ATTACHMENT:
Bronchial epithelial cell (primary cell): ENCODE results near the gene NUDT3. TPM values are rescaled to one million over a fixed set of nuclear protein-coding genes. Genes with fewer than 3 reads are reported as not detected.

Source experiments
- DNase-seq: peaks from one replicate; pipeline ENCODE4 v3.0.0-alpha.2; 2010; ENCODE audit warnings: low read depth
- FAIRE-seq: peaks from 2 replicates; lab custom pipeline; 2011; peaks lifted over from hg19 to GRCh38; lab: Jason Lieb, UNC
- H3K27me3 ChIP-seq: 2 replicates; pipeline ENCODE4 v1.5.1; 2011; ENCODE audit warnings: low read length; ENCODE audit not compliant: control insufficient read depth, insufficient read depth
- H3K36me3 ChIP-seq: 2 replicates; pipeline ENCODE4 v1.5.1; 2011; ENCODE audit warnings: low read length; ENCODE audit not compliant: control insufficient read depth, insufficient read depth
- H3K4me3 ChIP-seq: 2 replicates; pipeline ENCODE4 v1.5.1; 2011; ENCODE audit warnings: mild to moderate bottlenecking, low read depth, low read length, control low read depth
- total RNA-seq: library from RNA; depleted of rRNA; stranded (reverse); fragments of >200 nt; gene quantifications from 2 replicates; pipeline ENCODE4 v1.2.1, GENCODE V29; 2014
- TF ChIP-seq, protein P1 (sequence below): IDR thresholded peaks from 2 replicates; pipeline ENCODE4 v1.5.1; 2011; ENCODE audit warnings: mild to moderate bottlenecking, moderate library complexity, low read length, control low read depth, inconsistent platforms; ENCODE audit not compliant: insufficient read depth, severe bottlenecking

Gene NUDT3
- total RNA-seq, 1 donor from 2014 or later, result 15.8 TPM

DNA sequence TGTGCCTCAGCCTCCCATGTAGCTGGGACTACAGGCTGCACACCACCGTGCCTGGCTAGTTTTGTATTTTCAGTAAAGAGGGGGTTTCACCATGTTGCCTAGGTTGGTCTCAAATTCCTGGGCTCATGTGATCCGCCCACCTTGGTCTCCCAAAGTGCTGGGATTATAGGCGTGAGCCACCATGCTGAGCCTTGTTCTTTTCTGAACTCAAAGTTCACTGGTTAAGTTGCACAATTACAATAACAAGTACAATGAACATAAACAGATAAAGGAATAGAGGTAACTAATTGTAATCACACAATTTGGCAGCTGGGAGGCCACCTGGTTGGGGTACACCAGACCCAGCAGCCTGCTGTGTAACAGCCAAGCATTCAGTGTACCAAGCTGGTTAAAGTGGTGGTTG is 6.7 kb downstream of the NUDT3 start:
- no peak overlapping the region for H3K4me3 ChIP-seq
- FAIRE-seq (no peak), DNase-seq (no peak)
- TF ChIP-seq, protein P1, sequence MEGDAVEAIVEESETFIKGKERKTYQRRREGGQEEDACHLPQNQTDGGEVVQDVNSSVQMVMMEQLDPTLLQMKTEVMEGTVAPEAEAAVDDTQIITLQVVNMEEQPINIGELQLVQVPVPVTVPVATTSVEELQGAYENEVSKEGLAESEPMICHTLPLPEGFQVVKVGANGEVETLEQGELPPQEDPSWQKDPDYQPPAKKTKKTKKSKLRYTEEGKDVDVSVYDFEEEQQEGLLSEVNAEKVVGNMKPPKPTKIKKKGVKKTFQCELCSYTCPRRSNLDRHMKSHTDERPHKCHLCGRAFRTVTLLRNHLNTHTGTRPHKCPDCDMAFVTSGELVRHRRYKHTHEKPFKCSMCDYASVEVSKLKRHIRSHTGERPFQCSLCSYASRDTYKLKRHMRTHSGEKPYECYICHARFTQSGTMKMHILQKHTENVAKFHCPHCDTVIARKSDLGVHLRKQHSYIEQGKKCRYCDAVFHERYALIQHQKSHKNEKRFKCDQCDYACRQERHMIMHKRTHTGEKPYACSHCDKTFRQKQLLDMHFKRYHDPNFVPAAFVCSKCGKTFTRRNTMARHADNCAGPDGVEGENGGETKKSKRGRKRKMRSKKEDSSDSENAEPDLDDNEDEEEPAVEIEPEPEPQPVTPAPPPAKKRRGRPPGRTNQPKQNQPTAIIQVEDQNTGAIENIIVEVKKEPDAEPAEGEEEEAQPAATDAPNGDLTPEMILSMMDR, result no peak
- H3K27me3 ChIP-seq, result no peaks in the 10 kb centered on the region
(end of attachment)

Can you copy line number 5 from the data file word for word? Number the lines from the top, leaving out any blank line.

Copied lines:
- H3K27me3 ChIP-seq: 2 replicates; pipeline ENCODE4 v1.5.1; 2011; ENCODE audit warnings: low read length; ENCODE audit not compliant: control insufficient read depth, insufficient read depth